This has been a recurring theme on this blog for many years. The call of the Morrigan telling people to “get ready.” The re-emergence of the Fair Folk in the ordinary world. Tower Time. And Otherworldly persons making their way into our world.
Increasingly, the spirit world is intersecting with this world. As I wrote in 2016:
I’m not talking about some Paganized version of the Christian heaven where a smiling Mother Goddess pours the sweetest mead from an endless bottle and all your ancestors dance merrily around a fire because death cleansed them of whatever made them so ornery in life. No, I’m talking about Gods with their own agendas for this world. I’m talking about angry ghosts, restless spirits, and meddlesome demons. I’m talking about dead who are just as much assholes as they were in life. I’m talking about fae that bear no resemblance to Tinkerbell, who view humans as annoying invaders and tasty snacks.
There is conflict in the spirit world. The stories of our ancestors say there is. Our contemporary experiences say there is.
It’s not World War III. It’s not the Christian apocalypse. It’s not even the Heathen Ragnarök.
But that doesn’t mean it’s not happening.
This is a perfect example of the worldview problems I talked about in the last post.
When the witches say “I’ve been feeling like something spiritual is going to happen” I absolutely believe them. If you’re the least bit spiritually sensitive you know something is going on. Yes, there’s plenty going on in this world – climate change, social and economic injustice, political corruption and ineptitude, and a pandemic. But there’s something going on in the Otherworld too, and it’s bleeding through into this world.
We feel it, we see it, we hear it. But it’s not being printed on the front page of The New York Times. It’s a series of observations and experiences. Those observations and experiences have to be interpreted, and interpretations require context – a set of foundational assumptions about the world and the way it works. A worldview.
The problem is that most witches who experience these things have no Pagan context for interpreting them. So they grab whatever is in the wider culture – which in this case is the worldview of Evangelical Christianity. They start using the “spiritual warfare” language they hear from their fundamentalist neighbors, including the good vs. evil dichotomy.
And that causes Pagans who recognize a religiously foreign worldview to downplay the experiences of other Pagans. But it’s not the experiences that are the problem – it’s the interpretation of the experiences.
I feel the same thing these witches feel. I’ve been feeling it – and hearing it, and seeing it, and experiencing it – for about ten years now. It ebbs and flows, but it never goes away. And it seems to be getting stronger at the moment.
I believe there’s a cyclical aspect to this. Only it’s a very long cycle – about 26,000 years to make a full cycle. And I think we hit a turning point about five years ago.
Many of our Gods are very active: the Morrigan, Odin, and Hekate get a lot of publicity. Others are operating more quietly. What are They doing, besides promoting Their values and virtues? I don’t know. None of Them have shared Their plans with me… not that I expected They would. I can’t speak about Odin or Hekate, but I trust the Morrigan, I am sworn to Her, and I will follow where She leads.
The Fair Folk are increasingly active. They never left the ordinary world, but we are encountering them at a rate not seen in centuries. All the usual warnings still apply: mind your own business, be polite, and be impeccable with your word. But they are here, and they have goals and plans – goals and plans that sometimes intersect with ours. Sometimes.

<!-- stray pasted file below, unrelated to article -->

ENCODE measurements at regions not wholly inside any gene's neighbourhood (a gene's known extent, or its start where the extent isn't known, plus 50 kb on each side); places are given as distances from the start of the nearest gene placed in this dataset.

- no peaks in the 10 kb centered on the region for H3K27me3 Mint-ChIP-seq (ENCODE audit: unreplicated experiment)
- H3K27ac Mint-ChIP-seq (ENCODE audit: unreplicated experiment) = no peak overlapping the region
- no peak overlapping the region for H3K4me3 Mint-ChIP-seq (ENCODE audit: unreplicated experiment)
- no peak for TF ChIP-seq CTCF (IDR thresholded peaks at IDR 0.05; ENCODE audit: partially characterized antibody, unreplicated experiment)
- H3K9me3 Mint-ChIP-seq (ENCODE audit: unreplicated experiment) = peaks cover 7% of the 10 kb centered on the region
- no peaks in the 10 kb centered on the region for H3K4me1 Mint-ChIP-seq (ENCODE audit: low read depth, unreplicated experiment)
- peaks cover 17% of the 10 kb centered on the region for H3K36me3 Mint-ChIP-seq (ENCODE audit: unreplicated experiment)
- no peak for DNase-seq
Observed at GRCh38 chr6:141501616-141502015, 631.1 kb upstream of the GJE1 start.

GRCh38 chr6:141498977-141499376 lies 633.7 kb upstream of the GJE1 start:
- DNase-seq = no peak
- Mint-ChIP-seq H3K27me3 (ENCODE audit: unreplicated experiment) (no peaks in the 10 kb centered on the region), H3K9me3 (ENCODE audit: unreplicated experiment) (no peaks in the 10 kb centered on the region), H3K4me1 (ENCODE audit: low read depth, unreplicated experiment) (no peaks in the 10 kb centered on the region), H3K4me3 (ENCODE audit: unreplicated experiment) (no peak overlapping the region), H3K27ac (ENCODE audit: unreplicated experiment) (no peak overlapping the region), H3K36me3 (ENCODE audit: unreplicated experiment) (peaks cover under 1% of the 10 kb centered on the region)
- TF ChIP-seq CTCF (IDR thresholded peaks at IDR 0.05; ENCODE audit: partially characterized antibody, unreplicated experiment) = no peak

Other “classes” of spiritual persons are also active. Some of them are victims of bad publicity – their stories were written by their enemies. Others are just as dangerous as our ancestors warned. Interact with them with caution.
Not everyone is on the same team, and there are more than two teams. This is not good vs. evil – this is multiple shades of gray.
And here’s the important thing: none of them are on your side. They’re all on their own side. They do their own things for their own reasons, though they may work with you if you have common cause.
The Gods are always virtuous – worshipping and working with Them is a good thing, though not an easy thing. “Virtuous” doesn’t mean “nice.” The Fair Folk either cannot or will not lie, but they can spin the truth so fast you think up is down. Other persons can and will lie.
In 2017 I wrote Playing the Grand Game When You’re Not A Great Power to try to explain this. It’s not my best writing. I was trying to work around some material and some relationships that were – and still are – oathbound. I was only partially successful. I should have cut it back and just emphasized this:
We’re seeing changes in the magical and spiritual worlds. Change creates winners and losers. Those whose lives and livelihoods are dependent on the way things have always been will lose. Those who can adapt will win. Those who cannot adapt will die.
And sadly, those who interpret their spiritual experiences in the context of an unhelpful worldview will be looking for the wrong things in the wrong places. I don’t like their odds.
Witches and Pagans who are upset about “the Evangelical mindset” are right to be concerned.
The fact that some of our own buy into the fundamentalist concept of spiritual warfare points toward the need for better Pagan education and the need for more Pagans to examine their own unstated assumptions. We have enough unhelpful ideas in our own traditions – we don’t need to import them from other religions.
But while the witches talking about spiritual warfare are wrong in their interpretation, their experiences are still valid. They’re experiencing the same thing I and many others have been experiencing for at least a decade.
They have legitimate reason for concern.
They just need a better context for interpreting their experiences.